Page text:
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Recycling Saves Money

Recently ZWC was contacted by a group of concerned kids at the Brenham Community Center in Texas about recycling. They had seen the Zero Waste Communities website and wanted to pass on more information about recycling. The article they provided on "Recycling Saves Money" talks about how traditional and creative recycling techniques can save those who are recycling, money. If you are interested in reading the article, please check out A big thank you to the kids who shared this article and for your concern for the environment and educating the public.


Extended Producer Responsibility

What is Product Stewardship otherwise known as Extended Producer Responsibility (EPR)?

Product Stewardship is the ability of a product maker to take back materials or items that they have used to produce their product as a way to manage the waste from that product. It is a shift in the mindset to manage products from start to finish.We are no longer looking at materials with a cradle to grave outlook but more as a cradle to cradle outlook. What can we do with these products and waste materials when the consumer is done with them? Companies who take on this responsibility have to look at what markets are there for their products and packaging, how to fund the collection and management of the materials and how the program will function. More and more companies are looking at product stewardship as good business practices.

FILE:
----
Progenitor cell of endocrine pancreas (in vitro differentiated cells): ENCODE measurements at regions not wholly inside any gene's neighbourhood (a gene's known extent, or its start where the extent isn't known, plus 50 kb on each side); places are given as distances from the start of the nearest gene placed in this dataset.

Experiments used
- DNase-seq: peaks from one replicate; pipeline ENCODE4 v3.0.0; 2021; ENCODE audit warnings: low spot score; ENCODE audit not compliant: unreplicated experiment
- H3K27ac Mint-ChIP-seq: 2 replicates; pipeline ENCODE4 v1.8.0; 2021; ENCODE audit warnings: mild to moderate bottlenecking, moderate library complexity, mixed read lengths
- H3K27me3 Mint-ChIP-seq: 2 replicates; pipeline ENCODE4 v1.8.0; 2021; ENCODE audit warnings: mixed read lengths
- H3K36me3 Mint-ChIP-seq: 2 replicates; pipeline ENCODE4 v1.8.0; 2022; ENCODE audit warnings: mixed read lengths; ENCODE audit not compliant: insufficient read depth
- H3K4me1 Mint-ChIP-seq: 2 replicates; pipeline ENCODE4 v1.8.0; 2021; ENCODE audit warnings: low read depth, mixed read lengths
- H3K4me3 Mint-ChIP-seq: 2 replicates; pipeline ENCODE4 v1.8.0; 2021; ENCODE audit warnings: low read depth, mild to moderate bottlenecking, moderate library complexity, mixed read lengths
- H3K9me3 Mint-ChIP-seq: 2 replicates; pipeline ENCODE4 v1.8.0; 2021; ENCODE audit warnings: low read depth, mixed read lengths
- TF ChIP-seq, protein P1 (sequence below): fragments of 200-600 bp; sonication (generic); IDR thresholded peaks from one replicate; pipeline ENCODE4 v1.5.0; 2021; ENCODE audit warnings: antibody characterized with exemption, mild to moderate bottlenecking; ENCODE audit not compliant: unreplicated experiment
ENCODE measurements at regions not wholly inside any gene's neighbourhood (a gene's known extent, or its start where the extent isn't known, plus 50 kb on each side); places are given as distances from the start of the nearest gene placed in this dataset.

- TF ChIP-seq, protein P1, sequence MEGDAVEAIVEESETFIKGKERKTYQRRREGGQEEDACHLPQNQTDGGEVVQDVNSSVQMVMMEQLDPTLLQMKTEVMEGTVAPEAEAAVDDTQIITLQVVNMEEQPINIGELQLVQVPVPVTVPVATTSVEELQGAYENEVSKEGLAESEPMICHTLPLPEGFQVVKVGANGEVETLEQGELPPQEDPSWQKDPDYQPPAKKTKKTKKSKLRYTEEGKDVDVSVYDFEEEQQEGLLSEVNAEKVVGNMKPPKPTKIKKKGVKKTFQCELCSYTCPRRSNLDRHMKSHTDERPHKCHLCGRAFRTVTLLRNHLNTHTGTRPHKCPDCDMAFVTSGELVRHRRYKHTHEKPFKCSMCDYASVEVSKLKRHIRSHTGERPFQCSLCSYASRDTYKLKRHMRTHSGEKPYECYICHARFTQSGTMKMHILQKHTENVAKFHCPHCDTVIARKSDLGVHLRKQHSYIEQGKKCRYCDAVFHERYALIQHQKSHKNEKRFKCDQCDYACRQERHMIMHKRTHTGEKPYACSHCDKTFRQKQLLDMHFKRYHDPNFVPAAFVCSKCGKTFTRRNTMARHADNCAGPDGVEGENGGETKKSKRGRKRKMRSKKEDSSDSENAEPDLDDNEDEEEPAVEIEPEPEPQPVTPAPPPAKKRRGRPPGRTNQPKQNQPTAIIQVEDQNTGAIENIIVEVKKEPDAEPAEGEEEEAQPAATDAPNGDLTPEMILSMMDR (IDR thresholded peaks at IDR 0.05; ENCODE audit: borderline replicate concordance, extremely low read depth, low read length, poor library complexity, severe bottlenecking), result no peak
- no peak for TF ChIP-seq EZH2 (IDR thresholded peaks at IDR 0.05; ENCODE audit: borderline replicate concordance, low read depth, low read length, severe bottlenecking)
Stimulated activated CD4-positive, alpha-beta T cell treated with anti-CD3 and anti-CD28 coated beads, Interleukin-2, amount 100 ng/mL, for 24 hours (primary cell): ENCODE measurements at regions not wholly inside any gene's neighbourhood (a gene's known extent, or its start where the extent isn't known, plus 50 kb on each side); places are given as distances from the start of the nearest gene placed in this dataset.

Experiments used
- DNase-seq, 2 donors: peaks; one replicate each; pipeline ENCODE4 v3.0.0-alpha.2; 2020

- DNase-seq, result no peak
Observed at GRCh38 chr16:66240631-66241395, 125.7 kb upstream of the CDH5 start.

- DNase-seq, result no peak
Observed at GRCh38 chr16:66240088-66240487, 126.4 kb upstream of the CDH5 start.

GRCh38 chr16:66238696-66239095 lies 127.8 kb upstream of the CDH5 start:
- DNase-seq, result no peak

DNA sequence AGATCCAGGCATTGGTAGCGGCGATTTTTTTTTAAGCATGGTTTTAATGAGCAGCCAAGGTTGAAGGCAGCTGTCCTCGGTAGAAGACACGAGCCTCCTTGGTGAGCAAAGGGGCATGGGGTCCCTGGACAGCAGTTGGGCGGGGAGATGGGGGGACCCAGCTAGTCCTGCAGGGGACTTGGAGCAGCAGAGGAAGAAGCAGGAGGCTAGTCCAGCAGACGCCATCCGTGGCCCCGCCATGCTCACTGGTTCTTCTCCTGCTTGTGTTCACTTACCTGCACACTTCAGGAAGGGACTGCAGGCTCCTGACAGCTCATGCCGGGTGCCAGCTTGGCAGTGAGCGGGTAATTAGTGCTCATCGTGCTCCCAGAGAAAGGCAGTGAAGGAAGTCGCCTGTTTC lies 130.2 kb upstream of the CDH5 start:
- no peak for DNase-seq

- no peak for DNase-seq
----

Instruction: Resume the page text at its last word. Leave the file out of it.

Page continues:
In California, there is a group that promotes EPR as a way for business to grow in this state. The California Product Stewardship Council ( states that there are several economic benefits to EPR including: "reduced operating costs, creating secondary material markets, reduced disposal costs, energy savings, and the creation of green jobs." Businesses with EPR programs have the option to tailor the program to their own business model. These businesses are even beginning to think outside of the box and looking to their products and packaging to see what they can do to reduce their impact for future products and redesigning them with a reduction of materials already in mind.

As with all programs, there is a cost to managing them. Currently tax payers and garbage rate payers pay the bulk of the cost of managing materials. The EPR system puts the cost back onto the business initially with it passed onto the consumer at the time of the purchase of the product. The systems eventually works out that the consumer pays for the life cycle of that product and may in turn make them think about the products they buy. Consumers are looking for more products with less chemicals, made from recycled content and can be easily managed.

California has several EPR programs already in place including paint, mattresses, electronics, batteries, fluorescent lamps, pharmaceuticals, medical sharps and pesticides. For more information check out the Cal PSC website or the CalRecycle website at

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